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Sullivan County Probate Court

No. 96-775

In re BABY K.

December 18, 1998

Elizabeth Cazden, of Manchester, by brief and orally, for the petitioner, Rodney P.

Law Office of Joshua L. Gordon, of Concord (Joshua L. Gordon on the brief and orally), for the respondents, Donna and Sven R.

HORTON, J. The petitioner, Rodney P., appeals a decision of the Sullivan County Probate Court (Feeney, J.) terminating his parental rights over Baby K. We vacate and remand.

Rodney P. is indigent and presently incarcerated in federal prison in Pennsylvania on a drug offense for which he will likely be released between September 1999 and April 2000. While in pretrial confinement in 1994, he learned that his girlfriend, Marlo K., was pregnant with his child. Marlo K. gave birth to Baby K. in May 1995, and within eight days after Baby K.'s birth, Baby K. was in the custody of Donna and Sven R., his prospective adoptive parents.

Donna and Sven R. moved to terminate Rodney P.'s parental rights in the Sullivan County Probate Court in December 1995. In preparation for trial, the parties met with the court to prepare a pretrial scheduling order in May 1996. At the pretrial conference, Rodney P. was represented by appointed counsel, different than his counsel on appeal. The pretrial order indicates that the defendant would participate in the final hearing by telephone, that the court was uncertain whether Rodney P. would be a witness, and that any issues regarding Rodney P.'s due process rights or attendance were to be filed by a specified date. The record does not indicate that any such memoranda were filed by either party. On October 2, 1996, Rodney P. filed a motion to stay proceedings, which was denied.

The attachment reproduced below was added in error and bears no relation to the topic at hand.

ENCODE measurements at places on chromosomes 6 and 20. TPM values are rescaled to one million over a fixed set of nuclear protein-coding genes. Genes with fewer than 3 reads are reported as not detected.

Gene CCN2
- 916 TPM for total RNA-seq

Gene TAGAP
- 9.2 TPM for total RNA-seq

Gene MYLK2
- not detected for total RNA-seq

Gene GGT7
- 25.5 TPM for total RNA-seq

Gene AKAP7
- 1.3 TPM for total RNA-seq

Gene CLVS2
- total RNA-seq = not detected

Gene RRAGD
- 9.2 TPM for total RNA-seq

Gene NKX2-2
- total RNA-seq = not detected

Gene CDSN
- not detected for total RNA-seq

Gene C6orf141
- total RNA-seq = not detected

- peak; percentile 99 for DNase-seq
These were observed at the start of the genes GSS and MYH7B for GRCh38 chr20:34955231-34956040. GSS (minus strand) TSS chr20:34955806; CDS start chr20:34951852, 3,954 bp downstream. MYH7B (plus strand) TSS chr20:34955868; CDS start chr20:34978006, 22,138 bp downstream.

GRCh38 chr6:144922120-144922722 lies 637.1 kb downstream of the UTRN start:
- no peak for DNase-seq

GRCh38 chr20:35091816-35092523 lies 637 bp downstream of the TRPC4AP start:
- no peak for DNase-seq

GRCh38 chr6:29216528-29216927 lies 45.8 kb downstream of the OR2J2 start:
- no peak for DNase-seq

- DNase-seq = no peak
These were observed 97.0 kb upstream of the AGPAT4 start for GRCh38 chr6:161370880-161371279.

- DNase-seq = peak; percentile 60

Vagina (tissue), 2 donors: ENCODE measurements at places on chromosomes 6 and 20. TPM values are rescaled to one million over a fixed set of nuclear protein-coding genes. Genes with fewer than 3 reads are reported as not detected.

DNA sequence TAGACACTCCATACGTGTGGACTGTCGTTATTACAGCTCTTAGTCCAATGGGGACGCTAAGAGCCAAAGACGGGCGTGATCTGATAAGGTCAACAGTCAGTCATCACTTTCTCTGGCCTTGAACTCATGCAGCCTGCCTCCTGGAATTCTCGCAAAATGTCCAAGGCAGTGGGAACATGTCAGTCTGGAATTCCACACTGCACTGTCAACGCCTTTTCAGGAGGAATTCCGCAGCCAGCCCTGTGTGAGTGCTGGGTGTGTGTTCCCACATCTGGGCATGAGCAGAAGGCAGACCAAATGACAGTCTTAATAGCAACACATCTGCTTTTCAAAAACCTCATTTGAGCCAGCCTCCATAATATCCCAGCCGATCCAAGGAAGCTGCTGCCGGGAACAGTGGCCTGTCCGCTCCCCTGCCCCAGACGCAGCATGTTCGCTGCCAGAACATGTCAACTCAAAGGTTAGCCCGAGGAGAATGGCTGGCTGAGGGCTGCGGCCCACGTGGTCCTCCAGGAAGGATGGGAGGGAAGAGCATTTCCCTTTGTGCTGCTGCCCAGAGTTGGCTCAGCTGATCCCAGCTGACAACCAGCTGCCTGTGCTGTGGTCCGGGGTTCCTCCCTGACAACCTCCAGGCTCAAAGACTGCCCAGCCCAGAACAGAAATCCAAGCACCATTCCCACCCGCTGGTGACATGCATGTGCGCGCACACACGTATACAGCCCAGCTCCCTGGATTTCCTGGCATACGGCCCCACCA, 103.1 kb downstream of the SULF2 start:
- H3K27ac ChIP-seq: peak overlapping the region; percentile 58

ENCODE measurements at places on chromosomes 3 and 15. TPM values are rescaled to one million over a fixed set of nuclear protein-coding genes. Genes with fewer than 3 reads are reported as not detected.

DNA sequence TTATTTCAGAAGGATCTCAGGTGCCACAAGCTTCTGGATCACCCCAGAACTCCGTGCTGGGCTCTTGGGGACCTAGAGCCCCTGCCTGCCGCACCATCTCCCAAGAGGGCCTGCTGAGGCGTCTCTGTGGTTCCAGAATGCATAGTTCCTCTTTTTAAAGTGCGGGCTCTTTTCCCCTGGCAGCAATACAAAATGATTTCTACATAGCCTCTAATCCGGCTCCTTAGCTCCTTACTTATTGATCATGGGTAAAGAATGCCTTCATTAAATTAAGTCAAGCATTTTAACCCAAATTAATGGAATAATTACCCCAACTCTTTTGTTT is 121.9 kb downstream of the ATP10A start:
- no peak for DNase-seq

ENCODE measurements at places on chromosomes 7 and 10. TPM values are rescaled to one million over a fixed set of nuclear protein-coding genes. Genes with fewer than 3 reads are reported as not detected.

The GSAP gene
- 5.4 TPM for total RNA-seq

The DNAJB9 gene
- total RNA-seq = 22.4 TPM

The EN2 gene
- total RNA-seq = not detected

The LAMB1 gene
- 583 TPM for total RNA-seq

The termination hearing was scheduled for October 16, 1996. At the outset of the hearing, counsel for Rodney P. objected to his client's absence from the proceeding and again requested that the proceedings be stayed until his client could be present. The judge denied the request. The judge then described the telephonic procedure to be employed:

I will allow Mr. P[] to be contacted by telephone and have, in fact, made arrangements with the prison in Pennsylvania to accept that call. We will wire Mr. P[]'s counsel with a headphone so that he can, in fact, be in communication with his client and afford him all possible rights that we can this morning.

I would expect that we will not be unduly interrupted during the course of this trial by an individual who's not here. If the telephone communications gets to be difficult and distracting, we'll deal with that issue if it arises. Mr. P[] should be counseled that he will be talking into [counsel's] left ear and [counsel] needs to be able to concentrate on the trial that's proceeding here.

The court recessed to establish a telephone connection with Rodney P. Immediately after this procedure was instituted, Rodney P.'s counsel objected, stating, "Is there any way to make it any louder? Mr. P[] says he can't hear anything, except my voice." The court did not correct the situation but responded: